Chesterton Tribune

Porter gets serious about luring investment to 'Gateway'

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SEH consultant A.J. Monroe told Porter officials Tuesday that ambitious plans to lure up to $65 million in private investment yielding $1.9 million in projected property-tax benefits can happen, but it’s going to take both commitment and time.

The town Redevelopment Commission scheduled a special 5 p.m. Jan.11 meeting to go over in detail an updated Gateway to the Dunes plan distributed last night; president Bruce Snyder said at the Jan. 11 meeting’s conclusion he will call for its adoption.

The Gateway study then would be presented to the town Plan Commission for incorporation into Porter’s long-range comprehensive plan, a process taking at least two months to deal with zoning changes.

Monroe said a parallel track will see Porter making a request next month of the Northwest Indiana Regional Development Authority for additional funds; the RDA earlier provided $1.8 million for initial Gateway studies and highway bridge amenities.

New RDA money would fund construction of the proposed Dunes Kankakee Trail between U.S. 12 and U.S. 20 as well as a $3 million extention of public infrastructure to make key Gateway areas more developer-friendly.

By upgrading both the experience and the access for 3 million tourists who visit the state and federal parks at Porter’s doorstep, the result can be increased jobs and connectivity, an enhanced environment, the opportunity for local business growth and stronger neighborhoods.

Those are the goals of the Gateway plan, said consultant Greg Calpino of JJR, an SEH partner on the project.

Forget that boring Indiana 49 name. Doesn’t Dunes Kankakee Parkway sound more inviting?

Other tentative ideas call for the languishing Munson Place light -industrial park, which is adjacent to the Porter County tourism visitor center, to be transformed into quaint shops, restaurants and hotels. The shuttered Splash Down Dunes water park could become a business park with smaller lots for less of an impact on the surrounding area, or even a housing development.

Two opportunities for additional consideration are the historic Indiana Dunes State Park pavilion, which Monroe said has extensive potential, and creating a transit-oriented development (TOD) hub at Indiana 49 and U.S. 12 near the Dune Park South Shore station.

Monroe stressed the new Gateway areas would complement, not compete, with local downtowns and commercial corridors like Indian Boundary Road in Chesterton. In fact, Porter’s project could jump-start their revitalization and enhancement, he said.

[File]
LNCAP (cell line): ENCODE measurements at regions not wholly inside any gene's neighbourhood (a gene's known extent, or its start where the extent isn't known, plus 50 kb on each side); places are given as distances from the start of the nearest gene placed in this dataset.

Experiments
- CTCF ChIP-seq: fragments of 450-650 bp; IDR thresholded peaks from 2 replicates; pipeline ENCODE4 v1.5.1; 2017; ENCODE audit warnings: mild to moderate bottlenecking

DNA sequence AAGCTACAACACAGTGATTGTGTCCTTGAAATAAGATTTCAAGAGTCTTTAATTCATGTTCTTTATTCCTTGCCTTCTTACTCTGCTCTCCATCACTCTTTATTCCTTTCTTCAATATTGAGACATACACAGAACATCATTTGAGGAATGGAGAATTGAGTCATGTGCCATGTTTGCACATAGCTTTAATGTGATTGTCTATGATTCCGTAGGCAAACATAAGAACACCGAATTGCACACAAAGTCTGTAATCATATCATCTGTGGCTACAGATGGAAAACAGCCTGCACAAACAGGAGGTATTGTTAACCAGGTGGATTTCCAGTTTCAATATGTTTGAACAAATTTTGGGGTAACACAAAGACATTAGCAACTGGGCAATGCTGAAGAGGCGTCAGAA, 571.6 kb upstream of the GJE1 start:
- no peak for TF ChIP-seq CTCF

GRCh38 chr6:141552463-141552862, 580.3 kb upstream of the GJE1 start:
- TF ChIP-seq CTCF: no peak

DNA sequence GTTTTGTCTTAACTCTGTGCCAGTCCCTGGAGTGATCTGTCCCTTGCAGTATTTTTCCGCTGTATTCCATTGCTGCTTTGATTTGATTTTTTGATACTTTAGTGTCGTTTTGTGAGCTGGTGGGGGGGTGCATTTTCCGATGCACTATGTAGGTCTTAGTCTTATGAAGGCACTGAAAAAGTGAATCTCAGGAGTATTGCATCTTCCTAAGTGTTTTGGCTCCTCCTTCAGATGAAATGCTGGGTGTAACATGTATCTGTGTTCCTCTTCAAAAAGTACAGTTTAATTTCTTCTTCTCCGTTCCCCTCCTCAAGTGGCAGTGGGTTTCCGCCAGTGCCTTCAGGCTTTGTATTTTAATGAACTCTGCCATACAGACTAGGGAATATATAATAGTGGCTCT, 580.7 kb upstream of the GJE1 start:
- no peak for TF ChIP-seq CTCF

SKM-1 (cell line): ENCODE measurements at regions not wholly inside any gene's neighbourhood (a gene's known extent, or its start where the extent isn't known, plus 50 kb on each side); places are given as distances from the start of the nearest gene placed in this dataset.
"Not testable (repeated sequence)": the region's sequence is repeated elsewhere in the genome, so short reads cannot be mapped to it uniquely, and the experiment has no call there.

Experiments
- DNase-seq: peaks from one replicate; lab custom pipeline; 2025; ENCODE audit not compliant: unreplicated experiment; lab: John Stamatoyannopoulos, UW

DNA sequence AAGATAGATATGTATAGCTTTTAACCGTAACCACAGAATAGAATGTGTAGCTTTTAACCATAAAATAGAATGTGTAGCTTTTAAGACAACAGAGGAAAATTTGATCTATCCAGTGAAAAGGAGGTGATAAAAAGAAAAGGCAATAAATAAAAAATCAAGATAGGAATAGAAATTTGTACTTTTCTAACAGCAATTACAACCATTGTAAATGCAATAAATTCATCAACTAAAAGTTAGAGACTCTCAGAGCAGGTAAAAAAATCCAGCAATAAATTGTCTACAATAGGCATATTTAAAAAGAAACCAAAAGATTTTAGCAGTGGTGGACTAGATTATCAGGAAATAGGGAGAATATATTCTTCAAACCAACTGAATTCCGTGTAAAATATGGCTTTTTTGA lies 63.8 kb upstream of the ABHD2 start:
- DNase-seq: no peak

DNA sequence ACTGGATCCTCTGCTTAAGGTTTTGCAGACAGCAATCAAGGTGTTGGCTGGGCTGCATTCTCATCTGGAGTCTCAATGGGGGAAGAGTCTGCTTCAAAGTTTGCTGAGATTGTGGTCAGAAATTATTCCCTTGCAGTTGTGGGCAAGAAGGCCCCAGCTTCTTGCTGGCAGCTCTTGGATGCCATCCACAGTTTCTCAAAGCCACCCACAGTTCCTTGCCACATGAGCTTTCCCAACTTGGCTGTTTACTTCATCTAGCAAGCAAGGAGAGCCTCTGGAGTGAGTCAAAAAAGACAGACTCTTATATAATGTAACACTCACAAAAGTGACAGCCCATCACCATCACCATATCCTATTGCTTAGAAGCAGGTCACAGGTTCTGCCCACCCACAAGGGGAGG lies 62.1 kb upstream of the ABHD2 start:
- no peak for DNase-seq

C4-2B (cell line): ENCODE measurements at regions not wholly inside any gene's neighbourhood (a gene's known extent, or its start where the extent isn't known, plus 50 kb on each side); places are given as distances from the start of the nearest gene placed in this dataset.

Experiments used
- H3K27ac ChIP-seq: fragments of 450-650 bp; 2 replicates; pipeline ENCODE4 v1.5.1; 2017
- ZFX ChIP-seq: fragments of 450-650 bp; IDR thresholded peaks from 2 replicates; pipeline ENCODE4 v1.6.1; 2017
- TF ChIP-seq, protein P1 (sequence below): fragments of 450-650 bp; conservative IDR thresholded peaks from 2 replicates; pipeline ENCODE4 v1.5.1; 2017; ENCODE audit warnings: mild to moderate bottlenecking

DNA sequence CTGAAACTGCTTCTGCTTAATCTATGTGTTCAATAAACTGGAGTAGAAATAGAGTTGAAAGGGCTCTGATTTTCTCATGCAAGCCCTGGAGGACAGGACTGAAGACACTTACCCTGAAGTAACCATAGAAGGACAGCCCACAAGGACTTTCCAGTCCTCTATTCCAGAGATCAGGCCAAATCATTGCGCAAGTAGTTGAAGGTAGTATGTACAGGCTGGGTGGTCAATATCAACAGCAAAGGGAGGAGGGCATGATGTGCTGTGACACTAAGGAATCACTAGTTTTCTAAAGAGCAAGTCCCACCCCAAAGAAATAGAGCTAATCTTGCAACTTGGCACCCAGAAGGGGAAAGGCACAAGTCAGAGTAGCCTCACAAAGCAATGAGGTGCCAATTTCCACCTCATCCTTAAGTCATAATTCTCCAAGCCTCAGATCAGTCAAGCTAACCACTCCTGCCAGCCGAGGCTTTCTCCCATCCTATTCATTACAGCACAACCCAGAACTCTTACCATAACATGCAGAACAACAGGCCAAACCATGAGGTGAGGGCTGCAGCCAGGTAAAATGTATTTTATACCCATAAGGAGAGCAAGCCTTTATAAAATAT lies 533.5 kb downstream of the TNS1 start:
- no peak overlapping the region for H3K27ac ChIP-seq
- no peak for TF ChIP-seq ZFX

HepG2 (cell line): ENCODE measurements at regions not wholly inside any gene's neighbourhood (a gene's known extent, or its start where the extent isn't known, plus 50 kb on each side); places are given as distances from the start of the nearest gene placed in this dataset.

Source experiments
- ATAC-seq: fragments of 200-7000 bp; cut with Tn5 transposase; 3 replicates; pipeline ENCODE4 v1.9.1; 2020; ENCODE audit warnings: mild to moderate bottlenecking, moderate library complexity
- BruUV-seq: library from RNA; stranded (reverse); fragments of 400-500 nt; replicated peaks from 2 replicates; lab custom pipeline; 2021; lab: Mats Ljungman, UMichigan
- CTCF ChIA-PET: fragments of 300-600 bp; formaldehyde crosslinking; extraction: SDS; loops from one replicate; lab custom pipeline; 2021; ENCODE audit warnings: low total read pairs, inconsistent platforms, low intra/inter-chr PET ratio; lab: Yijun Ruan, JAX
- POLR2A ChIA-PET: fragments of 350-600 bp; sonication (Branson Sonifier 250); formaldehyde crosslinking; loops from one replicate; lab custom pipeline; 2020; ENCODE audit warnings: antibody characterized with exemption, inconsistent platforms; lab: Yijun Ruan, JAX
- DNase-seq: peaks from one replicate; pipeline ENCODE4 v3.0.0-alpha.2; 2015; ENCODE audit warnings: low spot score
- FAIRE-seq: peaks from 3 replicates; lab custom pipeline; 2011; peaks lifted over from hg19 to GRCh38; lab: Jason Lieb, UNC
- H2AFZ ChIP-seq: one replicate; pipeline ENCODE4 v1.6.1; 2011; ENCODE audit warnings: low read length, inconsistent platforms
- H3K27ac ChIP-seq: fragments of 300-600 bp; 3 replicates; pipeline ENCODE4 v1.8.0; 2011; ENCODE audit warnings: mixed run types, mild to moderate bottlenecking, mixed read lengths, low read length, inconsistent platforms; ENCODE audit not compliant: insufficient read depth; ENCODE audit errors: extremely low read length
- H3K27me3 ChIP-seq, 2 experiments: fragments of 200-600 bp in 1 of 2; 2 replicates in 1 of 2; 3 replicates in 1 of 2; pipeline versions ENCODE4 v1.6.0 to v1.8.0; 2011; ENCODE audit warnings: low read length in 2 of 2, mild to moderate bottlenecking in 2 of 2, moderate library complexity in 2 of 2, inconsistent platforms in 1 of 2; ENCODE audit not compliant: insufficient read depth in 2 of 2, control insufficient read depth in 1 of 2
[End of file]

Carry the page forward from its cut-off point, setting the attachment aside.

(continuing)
Possible plans for Porter’s downtown could include building a connector hike/bike trail along the south side of Lincoln Street displacing the angle parking on that side. Angle parking would be restored on Lincoln’s north side but about 40 spaces would be lost necessitating the need to create pocket parking lots downtown.

Monroe said Porter is a confluence of transportation routes, natural resources and especially trails. The Dunes Kankakee generally will parallel Indiana 49 but towns along its path are encouraged to build trail offshoots into their community.

Monroe said Porter could develop a new Munson Ditch/Dunes Creek greenway corridor as a paved trail with boardwalks over sensitive environmental areas to link the Dunes Kankakee with the town’s planned Orchard Pedestrian Way trail.

On their way into town, tourists would follow the Orchard pedway adjacent to Waverly Road over a revamped Interstate 94 bridge with stylized lighting and railings continuing the Gateway design of new Indiana 49 bridges over U.S. 20, U.S. 12 and the South Shore tracks to the north.

Calpino said Porter needs to brand a visitor’s arrival experience with a consistent theme and to entice them to stay longer. “If we can’t hook those people coming here, they’re going somewhere else and spending money somewhere else.”

Matt Reardon of SEH said with development at a standstill in Porter, it’s up to the town to make things happen and the tourism industry is a “pretty significant sleeping giant.”

It was estimated the three-phase Gateway plan could take up to 15 years to implement, but Monroe said a working group has done its homework. “We talked to the people that need to be talked to. The plan before you is doable, is sustainable,” he told commission members.

Additional elements of the funded Phase 1 Gateway project are an engineering feasiblity study how to modify Indiana 49 from Interstate 94 north into the State Park as a welcoming entrance; an alternative transportation study linked to the TOD concept; and engineering/design plans for the initial Dunes Kankakee Trail leg.

Resident Jennifer Klug asked if the draft Gateway plan, which Snyder described as a working document not in final form, would be available for review by the public. Snyder referred the question to town attorney Patrick Lyp.

He told Klug, “I’ll get back to you to be sure I’m right on my answer.”

After the meeting Lyp was pressed why the draft plan wouldn’t be a disclosable public document. “As I sit here right now I can’t think of any reason why it wouldn’t be available,” he replied, adding that he hoped SEH would post the document on its website.

Posted 12/15/2010